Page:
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    News

    How the largest hotel chains are giving back amid a pandemic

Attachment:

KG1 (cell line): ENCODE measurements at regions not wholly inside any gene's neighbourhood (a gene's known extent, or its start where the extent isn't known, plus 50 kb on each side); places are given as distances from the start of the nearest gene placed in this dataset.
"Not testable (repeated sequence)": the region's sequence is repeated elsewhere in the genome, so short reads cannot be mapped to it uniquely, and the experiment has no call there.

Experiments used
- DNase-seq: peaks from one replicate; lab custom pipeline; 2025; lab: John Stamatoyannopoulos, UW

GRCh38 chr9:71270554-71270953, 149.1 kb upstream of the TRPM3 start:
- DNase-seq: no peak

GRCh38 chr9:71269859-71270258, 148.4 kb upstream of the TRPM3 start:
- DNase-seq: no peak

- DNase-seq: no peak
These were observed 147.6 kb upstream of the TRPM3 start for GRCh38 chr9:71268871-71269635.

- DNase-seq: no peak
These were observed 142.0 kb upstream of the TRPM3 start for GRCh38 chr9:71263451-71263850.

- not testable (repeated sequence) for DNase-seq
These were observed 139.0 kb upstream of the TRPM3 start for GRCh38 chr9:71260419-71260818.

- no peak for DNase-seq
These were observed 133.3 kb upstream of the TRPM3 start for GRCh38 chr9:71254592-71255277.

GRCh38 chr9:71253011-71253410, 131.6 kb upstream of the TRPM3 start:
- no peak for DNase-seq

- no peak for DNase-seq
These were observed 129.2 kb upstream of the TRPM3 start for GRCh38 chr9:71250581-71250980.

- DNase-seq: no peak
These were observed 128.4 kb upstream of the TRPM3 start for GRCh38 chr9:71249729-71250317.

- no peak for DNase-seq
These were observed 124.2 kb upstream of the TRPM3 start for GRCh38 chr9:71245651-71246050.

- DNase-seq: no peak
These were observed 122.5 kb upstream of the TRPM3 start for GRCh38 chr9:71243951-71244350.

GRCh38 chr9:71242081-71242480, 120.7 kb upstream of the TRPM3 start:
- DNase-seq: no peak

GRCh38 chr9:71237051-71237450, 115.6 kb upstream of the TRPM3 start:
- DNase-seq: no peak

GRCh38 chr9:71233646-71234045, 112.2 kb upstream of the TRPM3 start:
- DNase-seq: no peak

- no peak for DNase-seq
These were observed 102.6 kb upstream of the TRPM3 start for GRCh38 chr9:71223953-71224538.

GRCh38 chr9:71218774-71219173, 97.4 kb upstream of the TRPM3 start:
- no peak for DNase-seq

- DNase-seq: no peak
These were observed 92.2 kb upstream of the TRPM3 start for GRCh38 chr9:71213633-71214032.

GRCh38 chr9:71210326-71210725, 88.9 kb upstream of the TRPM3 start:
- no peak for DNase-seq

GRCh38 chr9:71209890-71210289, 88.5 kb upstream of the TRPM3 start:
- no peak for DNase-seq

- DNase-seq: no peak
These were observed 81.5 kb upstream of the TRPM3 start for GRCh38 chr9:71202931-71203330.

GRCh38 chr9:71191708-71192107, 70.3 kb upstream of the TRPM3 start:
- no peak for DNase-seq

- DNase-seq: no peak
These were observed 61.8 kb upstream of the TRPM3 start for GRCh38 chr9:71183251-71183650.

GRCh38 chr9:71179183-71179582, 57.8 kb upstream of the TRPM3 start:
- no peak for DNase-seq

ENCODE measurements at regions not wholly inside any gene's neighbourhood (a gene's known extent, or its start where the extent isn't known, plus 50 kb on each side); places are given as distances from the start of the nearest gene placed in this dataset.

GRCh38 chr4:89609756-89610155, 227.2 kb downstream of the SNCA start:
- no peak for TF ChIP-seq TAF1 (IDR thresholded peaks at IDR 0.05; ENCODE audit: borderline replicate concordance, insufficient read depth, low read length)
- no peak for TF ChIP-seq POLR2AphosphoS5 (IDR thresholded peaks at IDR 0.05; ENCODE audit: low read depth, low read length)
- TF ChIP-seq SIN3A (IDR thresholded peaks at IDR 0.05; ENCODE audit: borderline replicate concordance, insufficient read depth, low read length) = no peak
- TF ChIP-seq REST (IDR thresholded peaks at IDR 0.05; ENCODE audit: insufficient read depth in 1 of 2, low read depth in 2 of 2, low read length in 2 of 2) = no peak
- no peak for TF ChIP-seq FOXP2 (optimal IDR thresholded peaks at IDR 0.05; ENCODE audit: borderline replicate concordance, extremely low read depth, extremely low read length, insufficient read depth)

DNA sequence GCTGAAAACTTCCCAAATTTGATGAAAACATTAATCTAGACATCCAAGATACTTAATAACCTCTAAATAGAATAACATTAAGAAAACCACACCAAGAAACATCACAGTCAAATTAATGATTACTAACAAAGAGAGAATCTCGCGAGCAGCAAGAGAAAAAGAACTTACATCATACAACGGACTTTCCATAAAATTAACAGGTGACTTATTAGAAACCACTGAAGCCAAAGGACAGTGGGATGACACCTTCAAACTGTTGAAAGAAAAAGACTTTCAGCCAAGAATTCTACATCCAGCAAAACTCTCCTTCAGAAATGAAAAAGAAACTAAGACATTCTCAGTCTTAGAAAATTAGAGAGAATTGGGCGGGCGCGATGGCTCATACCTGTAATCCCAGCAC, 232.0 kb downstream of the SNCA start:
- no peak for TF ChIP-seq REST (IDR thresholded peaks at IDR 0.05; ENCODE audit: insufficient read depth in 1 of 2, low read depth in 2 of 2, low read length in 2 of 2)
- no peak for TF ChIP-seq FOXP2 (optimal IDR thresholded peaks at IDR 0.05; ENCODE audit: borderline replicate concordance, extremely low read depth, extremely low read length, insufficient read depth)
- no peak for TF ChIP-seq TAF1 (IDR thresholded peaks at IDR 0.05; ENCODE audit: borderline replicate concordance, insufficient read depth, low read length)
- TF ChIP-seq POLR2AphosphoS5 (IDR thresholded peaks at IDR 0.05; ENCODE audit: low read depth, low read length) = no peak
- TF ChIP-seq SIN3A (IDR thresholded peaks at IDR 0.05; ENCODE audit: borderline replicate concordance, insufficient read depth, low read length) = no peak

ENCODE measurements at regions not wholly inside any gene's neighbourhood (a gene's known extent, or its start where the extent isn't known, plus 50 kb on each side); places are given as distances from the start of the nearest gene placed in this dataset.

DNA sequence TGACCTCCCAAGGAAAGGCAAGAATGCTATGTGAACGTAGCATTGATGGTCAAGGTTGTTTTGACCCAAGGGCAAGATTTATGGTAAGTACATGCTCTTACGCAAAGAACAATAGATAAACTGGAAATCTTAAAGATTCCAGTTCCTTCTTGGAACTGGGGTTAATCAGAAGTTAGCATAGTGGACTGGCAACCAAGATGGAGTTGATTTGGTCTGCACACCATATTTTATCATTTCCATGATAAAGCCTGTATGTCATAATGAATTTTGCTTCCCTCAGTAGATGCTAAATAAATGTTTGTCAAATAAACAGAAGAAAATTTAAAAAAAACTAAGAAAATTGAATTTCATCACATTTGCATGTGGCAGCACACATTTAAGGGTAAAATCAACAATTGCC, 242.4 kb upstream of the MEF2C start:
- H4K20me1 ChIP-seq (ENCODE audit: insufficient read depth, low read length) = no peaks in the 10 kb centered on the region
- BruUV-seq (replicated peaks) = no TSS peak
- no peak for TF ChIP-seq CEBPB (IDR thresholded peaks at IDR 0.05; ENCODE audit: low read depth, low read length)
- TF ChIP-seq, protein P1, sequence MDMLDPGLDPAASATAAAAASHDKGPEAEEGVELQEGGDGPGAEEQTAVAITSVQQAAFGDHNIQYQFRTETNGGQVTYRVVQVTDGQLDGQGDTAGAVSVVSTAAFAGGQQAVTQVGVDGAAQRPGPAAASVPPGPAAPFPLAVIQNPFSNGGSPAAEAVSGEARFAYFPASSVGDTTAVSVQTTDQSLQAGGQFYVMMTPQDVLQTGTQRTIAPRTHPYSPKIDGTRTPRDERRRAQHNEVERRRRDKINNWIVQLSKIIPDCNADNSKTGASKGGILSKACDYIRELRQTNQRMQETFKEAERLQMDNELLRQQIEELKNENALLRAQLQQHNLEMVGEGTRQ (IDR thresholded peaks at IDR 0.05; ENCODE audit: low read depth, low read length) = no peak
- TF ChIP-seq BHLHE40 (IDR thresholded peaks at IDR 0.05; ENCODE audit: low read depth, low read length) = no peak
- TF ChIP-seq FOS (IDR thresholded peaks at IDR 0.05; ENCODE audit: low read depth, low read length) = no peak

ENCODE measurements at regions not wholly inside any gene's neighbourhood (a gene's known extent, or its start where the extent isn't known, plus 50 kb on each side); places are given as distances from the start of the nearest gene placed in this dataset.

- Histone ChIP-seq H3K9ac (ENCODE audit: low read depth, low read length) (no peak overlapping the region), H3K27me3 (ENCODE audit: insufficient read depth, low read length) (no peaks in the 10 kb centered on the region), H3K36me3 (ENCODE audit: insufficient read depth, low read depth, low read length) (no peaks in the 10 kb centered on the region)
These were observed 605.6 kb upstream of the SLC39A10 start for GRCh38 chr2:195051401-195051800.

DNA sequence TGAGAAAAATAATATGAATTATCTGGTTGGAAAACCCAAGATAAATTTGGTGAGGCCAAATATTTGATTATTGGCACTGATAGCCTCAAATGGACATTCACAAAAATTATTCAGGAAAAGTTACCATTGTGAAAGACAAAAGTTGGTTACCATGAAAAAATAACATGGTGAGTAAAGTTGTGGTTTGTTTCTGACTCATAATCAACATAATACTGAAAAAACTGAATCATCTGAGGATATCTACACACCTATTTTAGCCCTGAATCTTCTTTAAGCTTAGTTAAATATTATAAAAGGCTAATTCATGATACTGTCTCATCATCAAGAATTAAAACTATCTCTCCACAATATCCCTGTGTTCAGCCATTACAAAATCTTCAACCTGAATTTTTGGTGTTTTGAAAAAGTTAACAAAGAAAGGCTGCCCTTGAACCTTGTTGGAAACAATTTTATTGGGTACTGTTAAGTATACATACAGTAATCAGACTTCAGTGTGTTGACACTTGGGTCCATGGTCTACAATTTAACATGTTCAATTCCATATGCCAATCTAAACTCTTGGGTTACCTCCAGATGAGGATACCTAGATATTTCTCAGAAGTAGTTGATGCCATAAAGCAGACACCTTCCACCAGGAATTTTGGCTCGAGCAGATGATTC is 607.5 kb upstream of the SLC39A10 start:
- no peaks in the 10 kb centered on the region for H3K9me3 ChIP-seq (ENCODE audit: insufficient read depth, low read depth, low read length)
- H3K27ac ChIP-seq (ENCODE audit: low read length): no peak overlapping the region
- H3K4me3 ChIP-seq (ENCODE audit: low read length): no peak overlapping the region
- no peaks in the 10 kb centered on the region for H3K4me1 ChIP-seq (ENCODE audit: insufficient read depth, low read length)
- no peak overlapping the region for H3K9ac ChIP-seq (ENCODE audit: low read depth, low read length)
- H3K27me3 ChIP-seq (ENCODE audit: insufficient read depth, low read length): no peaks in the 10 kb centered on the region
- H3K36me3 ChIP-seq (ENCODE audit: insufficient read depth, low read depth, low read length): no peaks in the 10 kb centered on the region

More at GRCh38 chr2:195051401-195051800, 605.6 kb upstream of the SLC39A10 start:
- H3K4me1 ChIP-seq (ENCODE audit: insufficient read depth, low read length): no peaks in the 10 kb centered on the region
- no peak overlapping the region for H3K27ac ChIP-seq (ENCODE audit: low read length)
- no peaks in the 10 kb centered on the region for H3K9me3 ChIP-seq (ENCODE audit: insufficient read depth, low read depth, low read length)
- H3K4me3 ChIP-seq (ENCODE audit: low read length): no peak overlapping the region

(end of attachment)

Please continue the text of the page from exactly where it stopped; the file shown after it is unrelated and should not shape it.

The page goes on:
All around the world, hotels and travel companies have been doing what they can to help communities affected by the pandemic and show appreciation for essential workers and healthcare staff working to make a difference in the fight against Covid-19. From familiar hotel brands and B&Bs to wineries and corporate travel companies, here’s a look at some of the ways they’ve helped support small businesses and keep hope alive this year. Hyatt Hyatt has been pretty busy this year, with roughly 60 properties worldwide helping small businesses stay afloat with a new initiative called Hyatt Loves Local. Here in the U.S., Hyatt Regency Atlanta offered complimentary use of its kitchen and lobby spaces to support Anna Bell’s Mac & Cheese, while Andaz West Hollywood let local business Barcode Barbershop take over its rooftop for two months of outdoor haircuts and styling treatments. Other Hyatt hotels, like Motif Seattle and Grand Hyatt Vail, helped community businesses open onsite pop-ups—a mobile coffee cart for Monorail Espresso in Seattle and a pop-up shop for women’s clothing boutique Wild Heart in Vail—while Gild Hall in New York City arranged for BACH Fitness to host socially distant yoga and pilates classes so the company could stay open. Hyatt is also offering a special Friends & Family rate as a way to show appreciation for healthcare workers when they book with promo code THANKYOU on stays now through September 12, 2021. World of Hyatt loyalty program members can also donate Hyatt points toward free stays for healthcare staff and other frontline workers. Hilton Hilton’s approach has been a little different, with many individual properties offering ways to give back in addition to larger-scale corporate efforts made earlier this year, like donating one million rooms to medical professionals, partnering with World Central Kitchen and other worldwide endeavors. Hilton Aruba Caribbean Resort & Casino is donating $25 per night to one of two local charities when you book a Give Back Aruba package, while a portion of Forest Therapy spa treatments at Waldorf Astoria Atlanta Buckhead will go to Trees Atlanta, which supports the conservation and creation of green spaces around the city. In Colorado, The Curtis is donating $5 from every Don’t Eat Yellow Snow package to the Ronald McDonald House of Denver. Just in time for Christmas, three hotels—Conrad New York Downtown, Conrad Washington, D.C. and Conrad Dublin—are partnering with local children’s hospitals to host a “Hotline to the North Pole,” on December 23 and 24, a video conference link letting little ones chat with Santa Claus. Members of Hilton’s loyalty program can aso redeem Hilton Honors points for donations to several charities and nonprofit organizations by linking their account with partner site, PointWorthy. InterContinental Hotels Group (IHG Hotels & Resorts) Besides allowing IHG Rewards Club members to donate their IHG points to charitable causes like the American Red Cross, Goodwill and The National Center for Civil and Human Rights, IHG has been doing its part to recognize the efforts of essential workers around the world, awarding complimentary stays to those who deserve it most. One essential worker in the U.K., for instance, was given a surprise trip to the Hotel Indigo Stratford-Upon-Avon after missing her 26th wedding anniversary because the healthcare facility where she worked made her stay there for 12 weeks. Marriott As a way to show appreciation for the brave men and women working on the front lines in the fight against Covid-19, Marriott is offering special rates for Community Caregivers—healthcare workers, first responders and their families—at participating properties within the U.S., Canada, Latin America and the Caribbean. To get the discount, qualified essential workers can book stays by March 31, 2021, and must show valid identification from your medical, government, military or relief organization when they check in. The Copper Door B&B and Rosie’s Pop-Up in Miami While Jamila Ross and Akino West, owners of The Copper Door B&B in Miami’s historic Overtown neighborhood, have been forced to make some adjustments this year due to the Covid-19 pandemic—the B&B’s legendary communal breakfast has since evolved into Rosie’s, a pop-up restaurant where guests can save 20%—they’re still paying it forward. The two hospitality entrepreneurs made headlines earlier this year when they cooked and delivered weekly meals to volunteers at the local World Central Kitchen outpost, Red Rooster, and it’s something they’ve continued to do ever since. Today, The Copper Door B&B is operating at 50% capacity with Covid-safe measures in place while Rosie’s remains open for brunch, serving up Soul Food classics like shrimp & grits and chicken & waffles as well as Italian-inspired dishes like Southern-style polenta and lemon ricotta pancakes from 9 a.m. to 3 p.m. Thursday through Sunday. TripActions Corporate travel and expense management company TripActions found yet another meaningful way to give back to its local community this year. When students in San Francisco neighborhoods hit hard by the Covid-19 pandemic suddenly found themselves having to attend school from home, many of them without the proper equipment or Wi-Fi access, TripActions’ Head of Diversity, Equality and Inclusion Shaka Senghor led the company’s efforts to donate more than 100 laptops, Wi-Fi hotspots and other technology through its partnerships with Hack the Hood, Climb Hire and Burton High School. The donations helped ensure students enrolled in tech training programs would have what they needed to continue their studies, including mentorship opportunities, while students at Burton High School were given the option to have monthly care packages with snacks sent to their homes. Kendall-Jackson Wines Earlier this fall, Sonoma County based winery Kendall-Jackson partnered with United Way Worldwide to create the Grocery Worker’s Relief Fund in an effort to provide up to $250 in cash cards and other pandemic-related emergency assistance via United Way’s 211 crisis services to essential workers currently employed by supermarkets and retail stores with grocery departments. So far, Kendall-Jackson has pledged $200,000 for the first year, committing to $2 million in support through August 2030.